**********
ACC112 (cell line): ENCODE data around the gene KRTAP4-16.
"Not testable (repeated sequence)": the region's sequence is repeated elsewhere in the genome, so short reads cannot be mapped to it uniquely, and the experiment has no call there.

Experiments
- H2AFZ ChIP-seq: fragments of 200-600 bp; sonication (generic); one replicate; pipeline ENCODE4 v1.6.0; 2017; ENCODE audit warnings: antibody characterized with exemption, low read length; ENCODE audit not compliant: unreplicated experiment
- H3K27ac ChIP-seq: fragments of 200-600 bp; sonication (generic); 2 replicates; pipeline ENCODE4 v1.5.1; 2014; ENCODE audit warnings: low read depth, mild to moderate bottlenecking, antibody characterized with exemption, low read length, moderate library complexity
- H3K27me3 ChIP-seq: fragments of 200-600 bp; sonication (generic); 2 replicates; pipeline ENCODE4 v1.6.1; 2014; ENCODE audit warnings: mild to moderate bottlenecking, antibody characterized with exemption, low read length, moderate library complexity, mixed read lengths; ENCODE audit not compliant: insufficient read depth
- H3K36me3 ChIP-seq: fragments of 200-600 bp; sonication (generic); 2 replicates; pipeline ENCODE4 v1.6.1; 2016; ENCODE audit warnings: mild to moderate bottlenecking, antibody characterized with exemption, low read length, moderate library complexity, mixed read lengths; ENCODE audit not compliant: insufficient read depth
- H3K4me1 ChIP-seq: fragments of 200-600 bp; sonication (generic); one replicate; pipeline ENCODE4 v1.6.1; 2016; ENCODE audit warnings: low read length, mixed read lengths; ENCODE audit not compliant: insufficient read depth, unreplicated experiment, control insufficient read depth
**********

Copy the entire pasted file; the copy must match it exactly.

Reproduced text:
ACC112 (cell line): ENCODE data around the gene KRTAP4-16.
"Not testable (repeated sequence)": the region's sequence is repeated elsewhere in the genome, so short reads cannot be mapped to it uniquely, and the experiment has no call there.

Experiments
- H2AFZ ChIP-seq: fragments of 200-600 bp; sonication (generic); one replicate; pipeline ENCODE4 v1.6.0; 2017; ENCODE audit warnings: antibody characterized with exemption, low read length; ENCODE audit not compliant: unreplicated experiment
- H3K27ac ChIP-seq: fragments of 200-600 bp; sonication (generic); 2 replicates; pipeline ENCODE4 v1.5.1; 2014; ENCODE audit warnings: low read depth, mild to moderate bottlenecking, antibody characterized with exemption, low read length, moderate library complexity
- H3K27me3 ChIP-seq: fragments of 200-600 bp; sonication (generic); 2 replicates; pipeline ENCODE4 v1.6.1; 2014; ENCODE audit warnings: mild to moderate bottlenecking, antibody characterized with exemption, low read length, moderate library complexity, mixed read lengths; ENCODE audit not compliant: insufficient read depth
- H3K36me3 ChIP-seq: fragments of 200-600 bp; sonication (generic); 2 replicates; pipeline ENCODE4 v1.6.1; 2016; ENCODE audit warnings: mild to moderate bottlenecking, antibody characterized with exemption, low read length, moderate library complexity, mixed read lengths; ENCODE audit not compliant: insufficient read depth
- H3K4me1 ChIP-seq: fragments of 200-600 bp; sonication (generic); one replicate; pipeline ENCODE4 v1.6.1; 2016; ENCODE audit warnings: low read length, mixed read lengths; ENCODE audit not compliant: insufficient read depth, unreplicated experiment, control insufficient read depth